Leukotriene B4 type 1 receptor (IPR003983)

Short name: Leukotriene_B4_typ-1_rcpt

Overlapping homologous superfamilies


Family relationships


G protein-coupled receptors (GPCRs) constitute a vast protein family that encompasses a wide range of functions, including various autocrine, paracrine and endocrine processes. They show considerable diversity at the sequence level, on the basis of which they can be separated into distinct groups [PMID: 12679517]. The term clan can be used to describe the GPCRs, as they embrace a group of families for which there are indications of evolutionary relationship, but between which there is no statistically significant similarity in sequence [PMID: 8170923]. The currently known clan members include rhodopsin-like GPCRs (Class A, GPCRA), secretin-like GPCRs (Class B, GPCRB), metabotropic glutamate receptor family (Class C, GPCRC), fungal mating pheromone receptors (Class D, GPCRD), cAMP receptors (Class E, GPCRE) and frizzled/smoothened (Class F, GPCRF) [PMID: 8170923, PMID: 8081729, PMID: 15914470, PMID: 18948278, PMID: 16753280]. GPCRs are major drug targets, and are consequently the subject of considerable research interest. It has been reported that the repertoire of GPCRs for endogenous ligands consists of approximately 400 receptors in humans and mice [PMID: 12679517]. Most GPCRs are identified on the basis of their DNA sequences, rather than the ligand they bind, those that are unmatched to known natural ligands are designated by as orphan GPCRs, or unclassified GPCRs [PMID: 23020293].

The rhodopsin-like GPCRs (GPCRA) represent a widespread protein family that includes hormone, neurotransmitter and light receptors, all of which transduce extracellular signals through interaction with guanine nucleotide-binding (G) proteins. Although their activating ligands vary widely in structure and character, the amino acid sequences of the receptors are very similar and are believed to adopt a common structural framework comprising 7 transmembrane (TM) helices [PMID: 2111655, PMID: 2830256, PMID: 8386361].

Leukotrienes (LT) are potent lipid mediators derived from arachidonic acid metabolism. They can be divided into two classes, based on the presence or absence of a cysteinyl group. Leukotriene B4 (LTB4) does not contain such a group, whereas LTC4, LTD4, LTE4 and LTF4 are cysteinyl leukotrienes.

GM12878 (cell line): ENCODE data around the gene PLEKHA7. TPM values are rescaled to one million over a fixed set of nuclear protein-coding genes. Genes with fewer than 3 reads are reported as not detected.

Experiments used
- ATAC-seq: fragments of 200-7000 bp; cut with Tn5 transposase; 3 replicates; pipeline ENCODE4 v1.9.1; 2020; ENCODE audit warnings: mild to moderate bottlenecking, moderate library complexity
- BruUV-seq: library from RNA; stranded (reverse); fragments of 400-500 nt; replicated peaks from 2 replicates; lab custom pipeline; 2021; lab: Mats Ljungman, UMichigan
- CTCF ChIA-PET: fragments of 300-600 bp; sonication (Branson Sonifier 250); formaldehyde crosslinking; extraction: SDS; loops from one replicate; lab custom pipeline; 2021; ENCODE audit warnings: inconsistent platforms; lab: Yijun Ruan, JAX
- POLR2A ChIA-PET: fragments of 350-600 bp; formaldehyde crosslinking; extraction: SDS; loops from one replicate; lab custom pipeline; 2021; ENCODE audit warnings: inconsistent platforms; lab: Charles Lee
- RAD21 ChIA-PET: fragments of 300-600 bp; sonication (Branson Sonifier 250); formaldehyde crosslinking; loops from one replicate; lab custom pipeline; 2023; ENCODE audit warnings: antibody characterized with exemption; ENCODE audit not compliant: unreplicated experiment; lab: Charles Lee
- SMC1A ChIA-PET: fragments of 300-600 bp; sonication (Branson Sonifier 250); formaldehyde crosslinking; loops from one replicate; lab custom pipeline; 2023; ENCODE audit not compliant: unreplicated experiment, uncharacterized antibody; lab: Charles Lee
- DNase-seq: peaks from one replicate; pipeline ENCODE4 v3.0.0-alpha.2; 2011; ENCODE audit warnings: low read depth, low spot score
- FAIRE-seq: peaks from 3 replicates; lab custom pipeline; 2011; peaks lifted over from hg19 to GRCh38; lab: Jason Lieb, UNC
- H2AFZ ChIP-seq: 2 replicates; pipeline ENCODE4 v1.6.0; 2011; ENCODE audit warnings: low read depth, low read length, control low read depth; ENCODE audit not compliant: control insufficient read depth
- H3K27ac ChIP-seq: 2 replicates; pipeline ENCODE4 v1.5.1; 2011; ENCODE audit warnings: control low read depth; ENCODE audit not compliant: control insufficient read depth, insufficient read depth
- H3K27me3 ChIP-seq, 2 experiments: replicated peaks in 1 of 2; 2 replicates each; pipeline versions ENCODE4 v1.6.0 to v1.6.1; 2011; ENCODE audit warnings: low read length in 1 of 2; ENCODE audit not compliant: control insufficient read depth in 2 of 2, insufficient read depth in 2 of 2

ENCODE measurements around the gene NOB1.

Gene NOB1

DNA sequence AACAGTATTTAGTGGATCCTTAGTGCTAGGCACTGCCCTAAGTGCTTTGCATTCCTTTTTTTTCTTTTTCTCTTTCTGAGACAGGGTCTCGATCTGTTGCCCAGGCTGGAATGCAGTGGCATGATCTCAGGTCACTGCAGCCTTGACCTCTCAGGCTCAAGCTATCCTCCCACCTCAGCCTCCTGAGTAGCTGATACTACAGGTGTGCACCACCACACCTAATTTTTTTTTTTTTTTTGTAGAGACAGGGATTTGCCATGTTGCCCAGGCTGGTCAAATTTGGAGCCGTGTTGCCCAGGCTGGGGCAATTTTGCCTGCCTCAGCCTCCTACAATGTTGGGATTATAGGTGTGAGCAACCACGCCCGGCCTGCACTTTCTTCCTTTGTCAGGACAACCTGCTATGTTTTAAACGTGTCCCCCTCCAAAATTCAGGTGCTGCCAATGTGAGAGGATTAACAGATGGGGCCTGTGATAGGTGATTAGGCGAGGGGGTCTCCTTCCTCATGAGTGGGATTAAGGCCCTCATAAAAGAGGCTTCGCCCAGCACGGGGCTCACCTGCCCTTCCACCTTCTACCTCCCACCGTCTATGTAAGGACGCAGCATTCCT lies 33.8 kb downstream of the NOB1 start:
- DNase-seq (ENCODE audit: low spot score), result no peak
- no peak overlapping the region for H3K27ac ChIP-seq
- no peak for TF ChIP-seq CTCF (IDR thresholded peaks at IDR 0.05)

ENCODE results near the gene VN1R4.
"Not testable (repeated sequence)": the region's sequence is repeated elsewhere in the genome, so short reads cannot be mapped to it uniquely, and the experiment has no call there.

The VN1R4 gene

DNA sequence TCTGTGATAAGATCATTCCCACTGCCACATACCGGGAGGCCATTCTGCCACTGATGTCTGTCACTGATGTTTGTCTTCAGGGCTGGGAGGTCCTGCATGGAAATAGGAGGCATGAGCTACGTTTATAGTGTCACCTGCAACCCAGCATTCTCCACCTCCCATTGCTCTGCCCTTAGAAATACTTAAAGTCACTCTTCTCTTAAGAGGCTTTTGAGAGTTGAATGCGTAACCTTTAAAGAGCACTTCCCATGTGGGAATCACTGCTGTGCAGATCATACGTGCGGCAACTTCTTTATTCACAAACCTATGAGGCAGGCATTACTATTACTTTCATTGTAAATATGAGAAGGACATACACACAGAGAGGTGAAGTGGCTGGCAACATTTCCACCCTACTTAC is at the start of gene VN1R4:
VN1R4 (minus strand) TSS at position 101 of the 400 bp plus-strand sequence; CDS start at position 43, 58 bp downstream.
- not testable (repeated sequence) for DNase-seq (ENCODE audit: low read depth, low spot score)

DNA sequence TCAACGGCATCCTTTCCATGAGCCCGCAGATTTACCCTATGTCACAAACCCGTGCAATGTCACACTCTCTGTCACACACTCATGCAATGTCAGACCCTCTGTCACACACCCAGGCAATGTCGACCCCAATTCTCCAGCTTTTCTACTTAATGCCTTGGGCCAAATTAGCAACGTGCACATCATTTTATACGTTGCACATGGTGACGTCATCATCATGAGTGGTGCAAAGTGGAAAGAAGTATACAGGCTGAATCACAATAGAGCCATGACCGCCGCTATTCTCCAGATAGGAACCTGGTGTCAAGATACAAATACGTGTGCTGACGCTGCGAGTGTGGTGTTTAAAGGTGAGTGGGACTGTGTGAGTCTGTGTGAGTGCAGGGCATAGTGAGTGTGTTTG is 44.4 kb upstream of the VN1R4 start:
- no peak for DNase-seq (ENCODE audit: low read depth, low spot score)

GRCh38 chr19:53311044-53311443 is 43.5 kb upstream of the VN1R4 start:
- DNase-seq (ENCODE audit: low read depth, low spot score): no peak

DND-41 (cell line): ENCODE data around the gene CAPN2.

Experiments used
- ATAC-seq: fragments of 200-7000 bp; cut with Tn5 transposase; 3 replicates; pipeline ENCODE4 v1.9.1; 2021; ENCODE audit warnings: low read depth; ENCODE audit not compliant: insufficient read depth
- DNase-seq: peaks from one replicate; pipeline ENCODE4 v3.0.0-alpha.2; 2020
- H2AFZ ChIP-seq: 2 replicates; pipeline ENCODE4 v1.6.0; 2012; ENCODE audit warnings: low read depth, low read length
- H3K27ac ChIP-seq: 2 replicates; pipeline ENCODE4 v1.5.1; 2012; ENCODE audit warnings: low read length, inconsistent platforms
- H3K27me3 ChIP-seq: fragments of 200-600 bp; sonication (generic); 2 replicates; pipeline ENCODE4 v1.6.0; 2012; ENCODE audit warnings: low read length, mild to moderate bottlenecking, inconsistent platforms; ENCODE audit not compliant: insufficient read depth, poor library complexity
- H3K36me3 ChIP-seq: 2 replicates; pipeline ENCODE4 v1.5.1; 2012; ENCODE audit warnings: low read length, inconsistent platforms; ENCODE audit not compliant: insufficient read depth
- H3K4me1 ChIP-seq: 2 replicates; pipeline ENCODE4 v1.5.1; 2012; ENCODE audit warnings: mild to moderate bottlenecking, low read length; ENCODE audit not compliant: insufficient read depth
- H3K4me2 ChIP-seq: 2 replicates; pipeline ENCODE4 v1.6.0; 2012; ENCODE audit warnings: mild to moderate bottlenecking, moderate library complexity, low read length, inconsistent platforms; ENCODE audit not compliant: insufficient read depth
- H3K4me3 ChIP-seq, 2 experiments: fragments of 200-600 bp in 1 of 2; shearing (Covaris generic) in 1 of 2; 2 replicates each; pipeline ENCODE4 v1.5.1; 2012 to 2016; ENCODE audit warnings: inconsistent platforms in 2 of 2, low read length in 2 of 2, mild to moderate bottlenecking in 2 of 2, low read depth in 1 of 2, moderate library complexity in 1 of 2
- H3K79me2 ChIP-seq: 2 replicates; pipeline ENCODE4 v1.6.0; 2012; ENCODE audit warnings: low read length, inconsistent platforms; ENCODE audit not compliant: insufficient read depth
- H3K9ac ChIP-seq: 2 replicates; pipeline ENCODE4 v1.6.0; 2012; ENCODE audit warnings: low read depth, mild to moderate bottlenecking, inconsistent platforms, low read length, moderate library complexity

LTB4 is one of the most effective chemoattractant mediators known, and is produced predominantly by neutrophils and macrophages. It is involved in a number of events, including: stimulation of leukocyte migration from the bloodstream; activation of neutrophils; inflammatory pain; host defence against infection; increased interleukin production and transcription [PMID: 11006272]. It is found in elevated concentrations in a number of inflammatory and allergic conditions, such as asthma, psoriasis, rheumatoid arthritis and inflammatory bowel disease, and has been implicated in the pathogenesis of these diseases [PMID: 11006272].

Binding sites for LTB4 have been observed in membrane preparations from leukocytes, macrophages and spleen. Two receptors for LTB4 have since been cloned (BLT1 and BLT2); both are members of the rhodopsin-like G-protein-coupled receptor superfamily [PMID: 10943331].

The leukotriene B4 type 1 receptor (BLT1) has been cloned from Homo sapiens (Human), Mus musculus (Mouse) and Rattus norvegicus (Rat), and was found to be identical to a previously cloned receptor, P2Y7 [PMID: 10943331, PMID: 10673227]. This receptor was originally thought to be a purinoceptor but is now widely accepted to bind LTB4. BLT1 has also been reported to act as a coreceptor for macrophage-tropic Human immunodeficiency virus 1 (HIV-1) strains [PMID: 10673227]. BLT1 is expressed primarily in peripheral leukocytes and peritoneal macrophages, with lower levels of expression detected in the spleen and thymus of humans [PMID: 10673227]. Activation of the receptor by LTB4 leads to the production of inositol trisphosphate and an increase in intracellular calcium levels. This response is sensitive to pertussis toxin in some cell types. The receptor also causes chemotaxis and inhibition of forskolin-stimulated adenylyl cyclase activity in a pertussis toxin sensitive manner. It has been demonstrated that BLT1 can couple to Gi2 and G16 G-proteins, depending on the cell type in which it is expressed [PMID: 10943331].

GO terms

Biological Process

GO:0007186 G protein-coupled receptor signaling pathway

Molecular Function

GO:0004974 leukotriene receptor activity

Cellular Component

GO:0016021 integral component of membrane

Contributing signatures

Signatures from InterPro member databases are used to construct an entry.